• Reacting to certain medications, including beta-blockers and painkillers.
  • Genetics.
  • Nutritional sufficiencies – lacking essential vitamins, particularly Vitamin B12, zinc, folate, or iron.
  • Certain medical conditions, including autoimmune disorders, celiac, oral cancer, or Crohn’s disease.
  • A weakened immune system.
  • Minor mouth injuries from:
    o Dental work.
    o Brushing your teeth too hard.
    o Slipping when brushing your teeth and injuring yourself with the toothbrush.
    o Sports injuries, or
    o Accidental bites, for example, from talking while you are chewing your food.
  • Irritations from using toothpaste and mouthwash that contains Sodium Lauryl Sulfate or other strong antiseptics.
  • An allergic reaction to mouth bacteria.
  • Bacterial, fungal, or viral infections (such as cold sores). (PLEASE LINK TO NEW ARTICLE “COLD SORES”).
  • Fungal infections.
  • Constantly rubbing your mouth against:
    o Misaligned teeth (i.e. an underbite).
    o Sharp teeth, or
    o Broken teeth.

A wise idea to prevent your ulcers from reoccurring is to avoid any known triggers.

For example, you can speak to your Doctor about changing medications that have given you mouth ulcers in the past.

Are They Easy to Pass On?

No – mouth ulcers are not to be confused with the herpes simplex virus (cold sores).

They are NOT contagious, so you CANNOT pass them on to others by doing things such as:

  • Kissing.
  • Coming into close contact, or
  • Sharing personal items.

As they are not contagious, there is no way that you can pass them on, easily or otherwise.

How Long do Mouth Ulcers Last?

In most cases, mouth ulcers are harmless.

So, they will resolve themselves and go away within one to two weeks, without the need for treatment.

Again though, if you get an ulcer that is:

  • Very large
  • Severely painful
  • That lasts longer than three weeks and has not healed

You should seek the advice of your Doctor or Dentist immediately.

It is especially important not to ignore an ulcer that you have had for three weeks or more, particularly if you:

  • Consume a lot of alcohol on a regular basis, or
  • Smoke cigarettes.

You should also consult your Dentist if you get mouth ulcers on a regular basis.

This could be an indication of a more serious disease, so it is extremely important that you have this checked.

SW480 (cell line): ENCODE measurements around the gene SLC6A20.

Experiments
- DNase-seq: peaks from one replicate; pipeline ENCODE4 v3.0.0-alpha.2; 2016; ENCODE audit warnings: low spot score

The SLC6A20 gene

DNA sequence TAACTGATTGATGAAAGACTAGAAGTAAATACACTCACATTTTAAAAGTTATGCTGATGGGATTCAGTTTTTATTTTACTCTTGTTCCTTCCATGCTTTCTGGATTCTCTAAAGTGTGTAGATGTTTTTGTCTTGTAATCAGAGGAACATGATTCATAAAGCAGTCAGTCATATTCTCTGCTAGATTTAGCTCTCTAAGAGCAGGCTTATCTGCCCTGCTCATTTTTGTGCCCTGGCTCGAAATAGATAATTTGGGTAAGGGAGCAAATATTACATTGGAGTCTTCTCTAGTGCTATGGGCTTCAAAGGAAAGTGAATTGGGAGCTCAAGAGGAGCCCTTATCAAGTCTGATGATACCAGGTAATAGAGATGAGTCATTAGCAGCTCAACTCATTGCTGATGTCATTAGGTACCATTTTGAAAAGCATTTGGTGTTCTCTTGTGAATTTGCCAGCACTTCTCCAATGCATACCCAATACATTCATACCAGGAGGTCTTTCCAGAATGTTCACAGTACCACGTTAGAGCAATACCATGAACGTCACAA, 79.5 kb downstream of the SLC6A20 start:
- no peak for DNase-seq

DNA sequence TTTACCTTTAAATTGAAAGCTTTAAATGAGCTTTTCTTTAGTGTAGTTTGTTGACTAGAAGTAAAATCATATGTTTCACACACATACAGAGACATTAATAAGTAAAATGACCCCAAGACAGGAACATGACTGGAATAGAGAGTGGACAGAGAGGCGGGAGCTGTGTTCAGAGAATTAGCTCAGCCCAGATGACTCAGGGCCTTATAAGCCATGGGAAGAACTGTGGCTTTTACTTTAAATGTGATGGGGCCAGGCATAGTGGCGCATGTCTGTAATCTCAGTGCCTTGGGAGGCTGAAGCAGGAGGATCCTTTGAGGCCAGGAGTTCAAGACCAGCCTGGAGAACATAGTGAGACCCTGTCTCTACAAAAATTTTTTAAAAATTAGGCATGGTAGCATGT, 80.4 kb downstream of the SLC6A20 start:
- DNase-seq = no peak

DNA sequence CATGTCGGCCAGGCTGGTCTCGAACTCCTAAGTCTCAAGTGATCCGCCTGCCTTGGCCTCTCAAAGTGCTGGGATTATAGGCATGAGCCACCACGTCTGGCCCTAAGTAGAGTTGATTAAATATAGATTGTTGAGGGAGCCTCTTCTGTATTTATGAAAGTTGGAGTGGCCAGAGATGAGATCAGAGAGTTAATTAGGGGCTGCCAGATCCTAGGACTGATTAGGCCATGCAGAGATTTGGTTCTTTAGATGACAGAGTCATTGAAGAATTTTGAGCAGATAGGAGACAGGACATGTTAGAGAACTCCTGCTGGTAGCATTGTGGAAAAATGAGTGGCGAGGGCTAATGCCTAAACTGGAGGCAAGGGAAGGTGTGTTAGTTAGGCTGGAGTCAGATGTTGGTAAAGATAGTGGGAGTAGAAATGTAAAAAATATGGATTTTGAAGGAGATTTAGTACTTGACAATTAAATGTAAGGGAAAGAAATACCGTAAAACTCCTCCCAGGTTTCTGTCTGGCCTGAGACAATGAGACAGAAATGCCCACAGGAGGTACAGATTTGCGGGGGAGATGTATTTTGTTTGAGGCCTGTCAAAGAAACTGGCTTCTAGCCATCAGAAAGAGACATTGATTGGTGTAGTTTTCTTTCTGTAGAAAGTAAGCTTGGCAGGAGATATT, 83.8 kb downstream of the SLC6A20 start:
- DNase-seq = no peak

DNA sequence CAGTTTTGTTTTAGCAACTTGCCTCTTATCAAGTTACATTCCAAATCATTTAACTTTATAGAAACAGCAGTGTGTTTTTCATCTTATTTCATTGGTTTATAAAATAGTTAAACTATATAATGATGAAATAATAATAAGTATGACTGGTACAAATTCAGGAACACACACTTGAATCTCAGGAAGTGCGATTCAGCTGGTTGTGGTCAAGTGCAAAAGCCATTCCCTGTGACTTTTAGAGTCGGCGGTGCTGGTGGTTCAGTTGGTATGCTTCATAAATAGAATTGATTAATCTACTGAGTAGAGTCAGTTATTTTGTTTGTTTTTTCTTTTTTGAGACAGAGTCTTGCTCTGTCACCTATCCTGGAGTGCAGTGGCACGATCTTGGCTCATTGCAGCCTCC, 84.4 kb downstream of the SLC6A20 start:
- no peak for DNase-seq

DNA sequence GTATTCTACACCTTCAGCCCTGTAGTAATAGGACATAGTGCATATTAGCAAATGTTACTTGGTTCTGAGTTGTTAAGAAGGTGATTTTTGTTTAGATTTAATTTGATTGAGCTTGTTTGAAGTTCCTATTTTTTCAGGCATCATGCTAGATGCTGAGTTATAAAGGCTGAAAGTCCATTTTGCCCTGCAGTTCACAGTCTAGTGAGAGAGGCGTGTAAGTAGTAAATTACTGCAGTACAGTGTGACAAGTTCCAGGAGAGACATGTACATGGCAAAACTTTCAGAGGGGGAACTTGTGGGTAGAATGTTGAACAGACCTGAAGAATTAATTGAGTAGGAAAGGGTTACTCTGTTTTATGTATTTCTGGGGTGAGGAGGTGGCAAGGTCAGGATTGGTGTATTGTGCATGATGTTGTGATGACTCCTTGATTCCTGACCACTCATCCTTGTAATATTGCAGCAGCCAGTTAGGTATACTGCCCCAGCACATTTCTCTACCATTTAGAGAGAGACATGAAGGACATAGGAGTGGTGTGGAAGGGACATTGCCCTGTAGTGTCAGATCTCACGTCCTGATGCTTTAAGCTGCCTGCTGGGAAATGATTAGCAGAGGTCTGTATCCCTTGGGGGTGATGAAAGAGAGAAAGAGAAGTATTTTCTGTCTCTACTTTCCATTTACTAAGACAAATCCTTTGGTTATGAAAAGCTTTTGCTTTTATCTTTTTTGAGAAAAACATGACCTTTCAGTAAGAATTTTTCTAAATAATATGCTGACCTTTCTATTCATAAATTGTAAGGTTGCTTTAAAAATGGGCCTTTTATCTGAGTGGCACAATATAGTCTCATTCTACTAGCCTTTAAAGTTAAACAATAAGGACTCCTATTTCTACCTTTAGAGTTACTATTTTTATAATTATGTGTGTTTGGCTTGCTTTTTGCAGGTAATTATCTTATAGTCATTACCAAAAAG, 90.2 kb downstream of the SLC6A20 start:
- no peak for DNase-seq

Best Way to Prevent Mouth Ulcers in the First Place

There are several steps that you can take to prevent getting mouth ulcers to begin with.

These include:

  • Eating a healthy, well-balanced diet. Incorporate the below foods into your daily diet:
    o Wholegrains.
    o Alkaline (that is, non-acidic), fruits.
    o Vegetables, and
    o A multivitamin.
  • Ensure all your underlying medical conditions are as well-controlled as they possibly can be.

Finally, and probably more importantly, you must ensure that you maintain good oral hygiene. This includes:

  • Flossing daily.
  • Brushing your teeth gently (never too hard) after meals.
  • Finding the right bristle (i.e. soft, medium, etc.) toothbrush that works for you – you can consult with your Dentist about this.
  • Be careful when brushing to not slip with the brush.
  • Avoid using toothpaste that contains sodium lauryl sulfate.
  • If wearing a dental or orthodontic mouth device that has sharp edges (for example, braces), ask your Dentist for wax to cover them up.

These steps will not only help prevent mouth ulcers, but a number of other illnesses as well.


Your standard mouth ulcer appears on the inside of your cheek and will last for about 1 – 2 weeks.

Most are totally harmless and will clear up themselves, without the need for treatment or medical intervention.

Unfortunately, you will have to wait out this annoying healing process, but using the remedies that I discussed might help you to ease some of the discomfort you are feeling.

Though, it is important to have your Doctor or Dentist examine any ulcer that lasts longer than 3 weeks.

By Dr Veronica Roller

Created at November 05, 2020, Updated at June 30, 2021